Yesterday evening as I was walking with my friend, Robert, by the river, two men in a motorboat passed by heading the same direction.
One called out: “Are you two a couple?”
“Are you related?”
“Then smack that ass. You better smack that ass!”
I immediately turn to keep walking and ignore them just as Robert yells, “Why do you want her to smack my ass?” as he gets in front of me and bends forward slightly. “Like this?”
So I did. I smacked his ass.
But the end of the story is not what made me nearly sob today when I remembered the interaction.
When these experiences happen, every other memory of sexual harassment is triggered: the men who have said how much they’d like to stick their penis in my butt as I walk by them on the sidewalk.
The men who have grabbed parts of my body without asking, like they own me.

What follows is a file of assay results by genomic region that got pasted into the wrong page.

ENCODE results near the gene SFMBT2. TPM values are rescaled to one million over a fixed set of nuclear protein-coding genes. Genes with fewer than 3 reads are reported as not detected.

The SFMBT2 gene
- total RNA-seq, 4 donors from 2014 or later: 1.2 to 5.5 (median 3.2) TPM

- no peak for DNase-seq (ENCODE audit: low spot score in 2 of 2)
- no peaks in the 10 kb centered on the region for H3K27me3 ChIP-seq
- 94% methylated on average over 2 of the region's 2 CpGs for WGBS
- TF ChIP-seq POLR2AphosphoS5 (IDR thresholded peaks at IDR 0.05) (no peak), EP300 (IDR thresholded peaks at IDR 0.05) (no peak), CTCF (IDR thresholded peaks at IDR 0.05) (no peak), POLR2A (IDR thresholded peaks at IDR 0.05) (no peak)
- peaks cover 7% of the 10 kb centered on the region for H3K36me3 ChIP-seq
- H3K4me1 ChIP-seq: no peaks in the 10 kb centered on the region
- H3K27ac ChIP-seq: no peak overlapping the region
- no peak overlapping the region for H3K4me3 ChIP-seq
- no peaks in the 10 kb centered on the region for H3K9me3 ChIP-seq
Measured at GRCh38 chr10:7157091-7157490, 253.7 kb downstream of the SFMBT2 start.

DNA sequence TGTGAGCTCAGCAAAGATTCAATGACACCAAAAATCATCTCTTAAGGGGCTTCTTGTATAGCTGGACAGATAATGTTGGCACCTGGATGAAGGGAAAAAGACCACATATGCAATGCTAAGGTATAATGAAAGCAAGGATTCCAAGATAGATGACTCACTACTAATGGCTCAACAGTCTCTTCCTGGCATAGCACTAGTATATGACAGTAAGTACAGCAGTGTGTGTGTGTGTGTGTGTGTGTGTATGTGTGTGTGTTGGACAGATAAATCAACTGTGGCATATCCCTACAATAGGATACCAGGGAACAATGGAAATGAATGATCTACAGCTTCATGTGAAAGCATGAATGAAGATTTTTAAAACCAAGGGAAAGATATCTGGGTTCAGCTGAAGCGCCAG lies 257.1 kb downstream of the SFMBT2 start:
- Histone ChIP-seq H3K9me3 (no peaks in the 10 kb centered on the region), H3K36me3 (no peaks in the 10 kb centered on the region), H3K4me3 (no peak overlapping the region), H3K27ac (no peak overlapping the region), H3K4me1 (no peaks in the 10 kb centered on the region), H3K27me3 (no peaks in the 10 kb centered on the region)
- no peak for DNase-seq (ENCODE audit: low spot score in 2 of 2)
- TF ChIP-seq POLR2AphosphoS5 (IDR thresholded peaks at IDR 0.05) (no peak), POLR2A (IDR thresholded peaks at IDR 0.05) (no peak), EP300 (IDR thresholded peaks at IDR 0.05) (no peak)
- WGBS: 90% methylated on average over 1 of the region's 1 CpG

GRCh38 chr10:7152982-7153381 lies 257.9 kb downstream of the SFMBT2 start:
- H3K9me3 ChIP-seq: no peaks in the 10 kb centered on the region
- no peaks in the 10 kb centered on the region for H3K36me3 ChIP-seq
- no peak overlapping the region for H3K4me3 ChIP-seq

The men who whistle at me while I ride or walk by, and then yell at me when I do not acknowledge them.
The men who say, “I don’t see a ring on your finger, so that means you’re fair game.”
The direct, not-so-sneaky glances at every piece of me but my face.
The less obvious, like the exact moment I know to turn my head to catch a man turning to look at my butt after we pass each other.
The tendency to downplay my intelligence while accentuating my aesthetic worth.
The questions during a job interview about whether I really meant to apply to be a professional mover, or a truck driver, and why don’t I try for an office job instead?
These memories are always just beneath the surface – I am reminded of them almost daily with each new overt or subtle interaction.
And we’re supposed to deal with it. And stick up for ourselves. But it is ingrained – in the veins of society – that women are property, objects, and less valuable or able than men. I don’t know how else to explain it. I’m tired.
We’re tired. So tired of being sexualized. Period.